Indyone's picture
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Joined: 2005-05-31

Farmboy, you talk more like a doctoral candidate than a farmboy.  I'm not certain if I understand your logic here, so I'm seeking some clarification/education.  Sure, I understand that the stock can appreciate and be called away, limiting profit potential, and if the position goes south, the puts will gain offsetting the loss in the stock position.  Too, the collar described here will expire and need to be renewed if the client wants to maintain the protection, will cost commissions each time, and only provides protection beyond the range of the collar (i.e., the stock can fall a few dollars and the put options may still not be in the money, depending on how tight the collar is.)
I'm sure not saying you're wrong here, as I suspect you know more about the subject than I, but all that being said, if a client needs temporary protection for a large, concentrated position that the client is not quite ready to sell for whatever reason, and is unwilling to pay for the puts, what would you suggest?

Farmboy's picture
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Joined: 2005-11-02

Indyone wrote:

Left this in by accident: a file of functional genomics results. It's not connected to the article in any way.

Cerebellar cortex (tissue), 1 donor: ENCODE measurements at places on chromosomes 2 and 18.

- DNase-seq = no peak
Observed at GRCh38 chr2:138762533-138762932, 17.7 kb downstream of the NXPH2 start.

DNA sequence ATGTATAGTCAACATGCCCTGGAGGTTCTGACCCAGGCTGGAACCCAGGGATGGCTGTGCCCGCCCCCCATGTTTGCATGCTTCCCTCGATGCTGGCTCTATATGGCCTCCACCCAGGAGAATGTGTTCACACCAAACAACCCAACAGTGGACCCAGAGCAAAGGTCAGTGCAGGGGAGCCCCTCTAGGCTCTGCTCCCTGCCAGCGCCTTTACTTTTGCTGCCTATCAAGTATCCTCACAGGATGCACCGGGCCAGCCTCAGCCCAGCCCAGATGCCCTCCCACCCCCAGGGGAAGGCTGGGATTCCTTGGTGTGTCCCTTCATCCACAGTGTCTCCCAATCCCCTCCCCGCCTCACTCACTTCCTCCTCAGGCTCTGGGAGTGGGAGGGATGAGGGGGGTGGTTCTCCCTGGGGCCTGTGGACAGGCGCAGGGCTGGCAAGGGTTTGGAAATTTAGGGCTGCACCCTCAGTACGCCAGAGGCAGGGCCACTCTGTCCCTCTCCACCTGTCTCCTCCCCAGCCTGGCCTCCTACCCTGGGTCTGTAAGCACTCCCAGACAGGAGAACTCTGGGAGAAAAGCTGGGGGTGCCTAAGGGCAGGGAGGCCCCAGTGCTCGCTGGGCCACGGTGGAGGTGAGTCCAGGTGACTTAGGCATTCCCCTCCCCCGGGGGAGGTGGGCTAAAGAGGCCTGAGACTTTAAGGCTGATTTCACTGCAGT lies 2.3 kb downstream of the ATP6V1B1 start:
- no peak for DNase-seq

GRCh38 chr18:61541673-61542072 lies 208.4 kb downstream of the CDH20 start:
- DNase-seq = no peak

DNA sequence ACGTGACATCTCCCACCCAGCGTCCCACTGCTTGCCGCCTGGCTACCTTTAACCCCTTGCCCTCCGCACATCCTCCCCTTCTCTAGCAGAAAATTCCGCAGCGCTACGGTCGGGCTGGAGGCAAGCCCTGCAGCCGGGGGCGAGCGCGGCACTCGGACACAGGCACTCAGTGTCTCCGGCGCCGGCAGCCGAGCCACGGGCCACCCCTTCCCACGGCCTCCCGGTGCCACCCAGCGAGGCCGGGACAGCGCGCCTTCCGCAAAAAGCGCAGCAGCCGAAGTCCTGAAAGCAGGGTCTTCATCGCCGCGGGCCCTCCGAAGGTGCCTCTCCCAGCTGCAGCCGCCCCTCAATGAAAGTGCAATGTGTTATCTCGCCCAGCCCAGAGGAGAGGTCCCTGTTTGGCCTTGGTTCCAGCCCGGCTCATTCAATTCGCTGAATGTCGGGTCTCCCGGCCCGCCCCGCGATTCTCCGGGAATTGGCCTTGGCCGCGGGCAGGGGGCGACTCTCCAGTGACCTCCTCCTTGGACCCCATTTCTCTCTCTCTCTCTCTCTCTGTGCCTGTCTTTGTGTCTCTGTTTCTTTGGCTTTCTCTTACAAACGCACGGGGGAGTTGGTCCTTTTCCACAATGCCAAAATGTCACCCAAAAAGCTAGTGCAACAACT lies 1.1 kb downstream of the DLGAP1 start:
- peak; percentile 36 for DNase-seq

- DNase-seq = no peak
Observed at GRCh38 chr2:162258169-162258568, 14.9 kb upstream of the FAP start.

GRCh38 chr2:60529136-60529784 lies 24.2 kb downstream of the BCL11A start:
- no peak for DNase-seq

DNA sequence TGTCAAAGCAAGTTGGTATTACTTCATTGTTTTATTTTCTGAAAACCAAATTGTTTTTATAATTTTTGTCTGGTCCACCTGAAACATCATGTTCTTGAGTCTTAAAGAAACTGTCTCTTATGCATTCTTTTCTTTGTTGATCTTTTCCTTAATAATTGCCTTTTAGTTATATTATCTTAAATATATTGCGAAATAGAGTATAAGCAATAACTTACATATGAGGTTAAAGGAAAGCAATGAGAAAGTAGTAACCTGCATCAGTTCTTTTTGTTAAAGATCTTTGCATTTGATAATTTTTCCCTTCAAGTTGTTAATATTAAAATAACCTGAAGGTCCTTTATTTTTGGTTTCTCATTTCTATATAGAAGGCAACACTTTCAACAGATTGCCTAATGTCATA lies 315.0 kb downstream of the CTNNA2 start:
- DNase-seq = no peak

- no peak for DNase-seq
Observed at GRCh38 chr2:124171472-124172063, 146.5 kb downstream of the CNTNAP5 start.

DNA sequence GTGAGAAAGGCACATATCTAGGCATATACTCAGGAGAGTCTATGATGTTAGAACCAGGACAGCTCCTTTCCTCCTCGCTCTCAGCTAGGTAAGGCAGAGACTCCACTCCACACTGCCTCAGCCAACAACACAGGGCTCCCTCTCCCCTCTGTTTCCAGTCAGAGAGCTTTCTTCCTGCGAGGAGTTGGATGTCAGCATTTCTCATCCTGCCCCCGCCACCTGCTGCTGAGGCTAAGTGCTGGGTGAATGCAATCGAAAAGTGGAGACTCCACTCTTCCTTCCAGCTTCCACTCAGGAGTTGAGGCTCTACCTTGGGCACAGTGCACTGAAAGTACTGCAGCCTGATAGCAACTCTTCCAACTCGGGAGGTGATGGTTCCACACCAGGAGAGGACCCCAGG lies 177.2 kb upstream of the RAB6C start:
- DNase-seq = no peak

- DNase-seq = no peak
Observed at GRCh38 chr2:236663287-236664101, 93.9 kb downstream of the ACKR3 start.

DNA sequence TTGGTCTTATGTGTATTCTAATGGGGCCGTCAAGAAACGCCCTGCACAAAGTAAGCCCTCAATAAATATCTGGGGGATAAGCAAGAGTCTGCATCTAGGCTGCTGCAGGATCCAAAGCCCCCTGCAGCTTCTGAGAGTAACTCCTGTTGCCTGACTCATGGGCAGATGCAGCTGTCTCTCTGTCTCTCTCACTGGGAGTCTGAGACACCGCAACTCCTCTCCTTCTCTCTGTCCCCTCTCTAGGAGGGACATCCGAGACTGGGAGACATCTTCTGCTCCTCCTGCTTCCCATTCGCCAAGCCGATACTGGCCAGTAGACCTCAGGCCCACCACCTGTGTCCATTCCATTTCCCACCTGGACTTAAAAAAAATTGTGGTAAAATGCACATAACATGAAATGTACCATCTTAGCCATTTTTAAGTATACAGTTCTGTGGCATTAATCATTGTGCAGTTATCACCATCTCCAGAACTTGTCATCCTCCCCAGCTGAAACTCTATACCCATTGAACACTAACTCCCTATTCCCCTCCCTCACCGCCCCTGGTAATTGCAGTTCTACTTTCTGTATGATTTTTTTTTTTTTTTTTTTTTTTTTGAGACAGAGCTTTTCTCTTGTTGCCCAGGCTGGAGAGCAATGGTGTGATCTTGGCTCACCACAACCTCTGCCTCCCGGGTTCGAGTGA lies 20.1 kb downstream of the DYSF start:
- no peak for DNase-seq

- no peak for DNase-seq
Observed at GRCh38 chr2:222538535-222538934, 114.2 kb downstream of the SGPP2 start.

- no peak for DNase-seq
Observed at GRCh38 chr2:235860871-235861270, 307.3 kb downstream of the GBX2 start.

I'm sure not saying you're wrong here, as I suspect you know more about the subject than I, but all that being said, if a client needs temporary protection for a large, concentrated position that the client is not quite ready to sell for whatever reason, and is unwilling to pay for the puts, what would you suggest?

The trade could work, I'm just taken back by the bravado of a zero sum activity as if the broker discovered some earth shattering investment.
Maybe if the client really needs to cut his risk he should just sell and diversify and needs an adviser to tell him the hard facts why. The collar cost annualized could be expensive and disappointing to all involved. You can't prove a position like this abstractly so it isn't correct to be bragging about it, the broker sounds a little ignorant while he puts down "buy and hold". That was my only point.
All platitudes fail in this business, that's why I don't live with absolute views you see all over this forum; "buy and hold", "active management", "Fees good commissions bad", "lowest cost wins", "My firm is better" etc. etc. All very limited in the head.
 
 
  
 

Farmboy's picture
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Joined: 2005-11-02

Keep in mind indy, the collar could still lead to liquidation. Perhaps more adversely or better for those involved. It's a poker game system and you have to wonder if the client of the broker involved understand that fact.